Leading up to this week’s oral arguments before a federal appellate court on whether Arizona’s controversial immigration law is constitutional, all eyes were on the Grand Canyon state.
Arizona has received millions in donations to pay for its legal defense fund of the state’s SB1070, the Wall Street Journal reported, with thousands of out-of-state donations, including one for $1.5 million.
But the three month-old law, crafted with the help of the private-prison business looking to reap hundreds of millions of dollars from detaining immigrants, according to a NPR investigation, hasn’t lived up to expectations – neither hopes nor fears.
With key provisions blocked by a U.S. district judge last summer — the basis for the state’s appeal to the 9th U.S. Circuit Court of Appeals — immigrant-rights groups and the largest state police agencies say no arrests have been made, and no one has sued them for not enforcing federal immigration law to the fullest, according to the Arizona Republic.
Arizona’s controversial SB1070 law, which aims to allow police in the state to ask people for proof they are legally in the country, has split the federal government and state authorities, liberals and conservatives, and even some families.
Although Arizona politicians have criticized the federal government for not enforcing immigration law, all of the state’s counties that use biometrics, such as fingerprints, to identify people now participate in a federal program which cross-references immigration and criminal databases.
Controversial in its own right, the Secure Communities program, managed by U.S. Immigration and Customs Enforcement, has taken off from where ICE already started with another program that deputizes local police as immigration officers and has been criticized by the Homeland Security Department’s inspector general.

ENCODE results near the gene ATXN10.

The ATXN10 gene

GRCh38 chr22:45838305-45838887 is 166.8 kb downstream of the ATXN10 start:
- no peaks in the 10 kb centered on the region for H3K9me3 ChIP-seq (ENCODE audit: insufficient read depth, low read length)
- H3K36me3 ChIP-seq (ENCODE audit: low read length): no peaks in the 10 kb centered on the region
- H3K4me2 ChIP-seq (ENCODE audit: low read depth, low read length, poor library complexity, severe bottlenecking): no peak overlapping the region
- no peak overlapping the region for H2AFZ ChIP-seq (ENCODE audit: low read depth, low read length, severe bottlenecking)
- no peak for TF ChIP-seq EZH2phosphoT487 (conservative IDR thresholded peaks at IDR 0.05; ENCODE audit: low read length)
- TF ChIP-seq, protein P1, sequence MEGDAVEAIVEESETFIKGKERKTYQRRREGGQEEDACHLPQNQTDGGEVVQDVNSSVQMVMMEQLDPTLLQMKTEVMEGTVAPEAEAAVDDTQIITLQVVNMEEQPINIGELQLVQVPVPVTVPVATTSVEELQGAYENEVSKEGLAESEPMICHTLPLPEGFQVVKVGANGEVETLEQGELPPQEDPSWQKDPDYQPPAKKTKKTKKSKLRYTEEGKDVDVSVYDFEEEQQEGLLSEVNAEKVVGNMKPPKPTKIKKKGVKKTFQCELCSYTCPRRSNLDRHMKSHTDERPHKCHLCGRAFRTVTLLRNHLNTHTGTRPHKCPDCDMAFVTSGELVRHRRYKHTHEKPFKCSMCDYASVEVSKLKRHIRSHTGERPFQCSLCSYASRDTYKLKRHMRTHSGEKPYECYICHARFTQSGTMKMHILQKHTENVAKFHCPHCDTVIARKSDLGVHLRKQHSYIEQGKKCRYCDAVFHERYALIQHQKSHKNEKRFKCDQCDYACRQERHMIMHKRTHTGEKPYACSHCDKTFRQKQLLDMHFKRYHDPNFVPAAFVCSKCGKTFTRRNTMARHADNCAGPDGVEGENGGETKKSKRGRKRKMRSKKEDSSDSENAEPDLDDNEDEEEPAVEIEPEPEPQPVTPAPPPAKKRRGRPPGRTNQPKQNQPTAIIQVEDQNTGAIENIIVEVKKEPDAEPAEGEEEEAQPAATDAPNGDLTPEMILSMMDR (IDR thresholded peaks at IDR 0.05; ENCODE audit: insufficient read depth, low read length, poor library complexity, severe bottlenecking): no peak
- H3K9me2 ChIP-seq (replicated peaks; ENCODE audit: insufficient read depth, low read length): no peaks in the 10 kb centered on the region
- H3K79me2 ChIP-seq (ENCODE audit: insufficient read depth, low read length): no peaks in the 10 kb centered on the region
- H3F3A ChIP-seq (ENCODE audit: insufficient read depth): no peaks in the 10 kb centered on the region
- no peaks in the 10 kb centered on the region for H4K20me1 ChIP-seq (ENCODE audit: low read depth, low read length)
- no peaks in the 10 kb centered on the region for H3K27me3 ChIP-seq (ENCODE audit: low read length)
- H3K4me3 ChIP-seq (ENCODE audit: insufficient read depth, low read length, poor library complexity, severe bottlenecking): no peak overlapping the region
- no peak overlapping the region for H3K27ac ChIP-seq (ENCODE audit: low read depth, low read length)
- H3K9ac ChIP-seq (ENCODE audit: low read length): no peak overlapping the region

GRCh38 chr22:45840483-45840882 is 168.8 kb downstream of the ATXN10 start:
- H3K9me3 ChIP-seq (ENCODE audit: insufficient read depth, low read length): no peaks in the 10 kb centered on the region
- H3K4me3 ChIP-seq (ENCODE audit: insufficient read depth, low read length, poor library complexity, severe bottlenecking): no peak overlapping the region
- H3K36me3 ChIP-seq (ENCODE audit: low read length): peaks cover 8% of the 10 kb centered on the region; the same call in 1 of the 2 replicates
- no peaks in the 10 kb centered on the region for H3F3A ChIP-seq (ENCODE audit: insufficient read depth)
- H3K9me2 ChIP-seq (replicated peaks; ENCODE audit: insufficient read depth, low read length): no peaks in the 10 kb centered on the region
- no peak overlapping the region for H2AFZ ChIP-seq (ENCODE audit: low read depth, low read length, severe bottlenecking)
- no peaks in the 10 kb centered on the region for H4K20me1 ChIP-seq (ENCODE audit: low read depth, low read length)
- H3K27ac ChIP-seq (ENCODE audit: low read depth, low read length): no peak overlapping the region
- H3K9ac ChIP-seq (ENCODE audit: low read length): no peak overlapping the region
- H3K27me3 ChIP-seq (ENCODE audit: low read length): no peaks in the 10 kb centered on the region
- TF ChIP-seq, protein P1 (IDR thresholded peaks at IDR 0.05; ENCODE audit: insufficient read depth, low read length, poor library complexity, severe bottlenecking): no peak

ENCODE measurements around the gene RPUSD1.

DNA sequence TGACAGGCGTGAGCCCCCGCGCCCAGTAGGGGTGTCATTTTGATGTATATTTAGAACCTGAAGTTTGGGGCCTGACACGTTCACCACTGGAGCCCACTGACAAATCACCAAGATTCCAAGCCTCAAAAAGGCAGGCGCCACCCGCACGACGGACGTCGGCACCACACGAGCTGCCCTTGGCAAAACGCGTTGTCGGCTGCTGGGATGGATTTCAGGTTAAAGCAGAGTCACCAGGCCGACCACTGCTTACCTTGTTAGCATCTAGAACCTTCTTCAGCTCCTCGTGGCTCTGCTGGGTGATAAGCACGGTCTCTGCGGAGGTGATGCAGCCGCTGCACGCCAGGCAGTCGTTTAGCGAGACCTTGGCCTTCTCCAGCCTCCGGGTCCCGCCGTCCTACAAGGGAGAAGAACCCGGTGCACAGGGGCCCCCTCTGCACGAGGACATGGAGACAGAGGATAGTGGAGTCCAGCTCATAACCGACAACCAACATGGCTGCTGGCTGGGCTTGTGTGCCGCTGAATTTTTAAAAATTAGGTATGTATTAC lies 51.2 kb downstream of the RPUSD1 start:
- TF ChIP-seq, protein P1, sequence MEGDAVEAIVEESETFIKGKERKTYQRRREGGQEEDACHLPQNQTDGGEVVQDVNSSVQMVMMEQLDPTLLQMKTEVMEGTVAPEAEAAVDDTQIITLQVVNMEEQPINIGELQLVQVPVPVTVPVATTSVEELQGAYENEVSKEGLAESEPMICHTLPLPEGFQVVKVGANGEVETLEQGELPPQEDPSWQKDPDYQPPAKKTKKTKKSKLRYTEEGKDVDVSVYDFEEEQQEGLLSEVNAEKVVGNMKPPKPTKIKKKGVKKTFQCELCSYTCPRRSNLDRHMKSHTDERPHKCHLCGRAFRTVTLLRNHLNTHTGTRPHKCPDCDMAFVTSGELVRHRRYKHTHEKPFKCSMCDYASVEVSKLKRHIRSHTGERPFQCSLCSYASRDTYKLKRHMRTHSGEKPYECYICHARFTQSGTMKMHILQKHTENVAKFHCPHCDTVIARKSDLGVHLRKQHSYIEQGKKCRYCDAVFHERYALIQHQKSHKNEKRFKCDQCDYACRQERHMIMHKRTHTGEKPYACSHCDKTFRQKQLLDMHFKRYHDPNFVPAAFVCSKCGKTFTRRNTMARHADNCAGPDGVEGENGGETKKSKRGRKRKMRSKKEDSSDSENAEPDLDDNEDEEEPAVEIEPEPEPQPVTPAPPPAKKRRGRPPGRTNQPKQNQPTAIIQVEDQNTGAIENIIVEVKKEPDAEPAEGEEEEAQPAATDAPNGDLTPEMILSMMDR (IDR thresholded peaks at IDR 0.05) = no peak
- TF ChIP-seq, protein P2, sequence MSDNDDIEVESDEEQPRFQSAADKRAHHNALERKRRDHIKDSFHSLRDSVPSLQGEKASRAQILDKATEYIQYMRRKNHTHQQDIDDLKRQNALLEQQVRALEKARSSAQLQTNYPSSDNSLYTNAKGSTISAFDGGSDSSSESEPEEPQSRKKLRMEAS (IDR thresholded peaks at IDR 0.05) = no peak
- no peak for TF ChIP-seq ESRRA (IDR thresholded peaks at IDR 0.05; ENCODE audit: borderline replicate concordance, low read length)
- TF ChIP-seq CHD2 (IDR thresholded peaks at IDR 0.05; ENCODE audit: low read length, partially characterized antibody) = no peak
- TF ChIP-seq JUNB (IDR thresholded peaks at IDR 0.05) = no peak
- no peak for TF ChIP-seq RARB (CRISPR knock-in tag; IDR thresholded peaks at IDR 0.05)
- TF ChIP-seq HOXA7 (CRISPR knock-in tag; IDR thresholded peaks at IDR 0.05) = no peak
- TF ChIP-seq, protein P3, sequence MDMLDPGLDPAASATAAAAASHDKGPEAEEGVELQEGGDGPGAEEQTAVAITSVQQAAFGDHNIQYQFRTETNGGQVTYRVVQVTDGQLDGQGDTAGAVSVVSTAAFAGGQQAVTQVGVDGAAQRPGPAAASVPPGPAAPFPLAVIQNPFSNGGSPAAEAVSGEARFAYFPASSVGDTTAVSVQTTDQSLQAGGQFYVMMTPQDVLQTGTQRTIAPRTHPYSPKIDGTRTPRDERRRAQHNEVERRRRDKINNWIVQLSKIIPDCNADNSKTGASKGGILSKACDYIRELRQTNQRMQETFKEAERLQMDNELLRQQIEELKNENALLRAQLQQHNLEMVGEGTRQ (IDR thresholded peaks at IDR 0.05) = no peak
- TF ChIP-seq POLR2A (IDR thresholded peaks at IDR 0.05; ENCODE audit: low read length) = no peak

Speaking of the 9th circuit, one of the three judges sitting on the panel that will rule on Arizona’s law was almost wrongfully deported himself when he was a college student.
Senate Majority Leader Harry Reid, D-Nev., in a fight for his political life as he seeks re-election, vowed to push after the election legislation that would put students who are illegal immigrants on a path to citizenship. He said on Spanish-language television that he would promote the bill, known as the DREAM Act, regardless of the outcome of the mid-term election.
Republicans have already signaled that they will continue to fight for tougher immigration enforcement, as seven members of the Senate Judiciary Committee sent a letter asking the Homeland Security Department how much money it would cost to deport all illegal immigrants encountered by the government, the Los Angeles Times reported.
Immigration courts – part of the Justice Department – order immigrants deported, and the backlog of cases had reached an all-time high as of Sept. 30, the end of the 2010 fiscal year.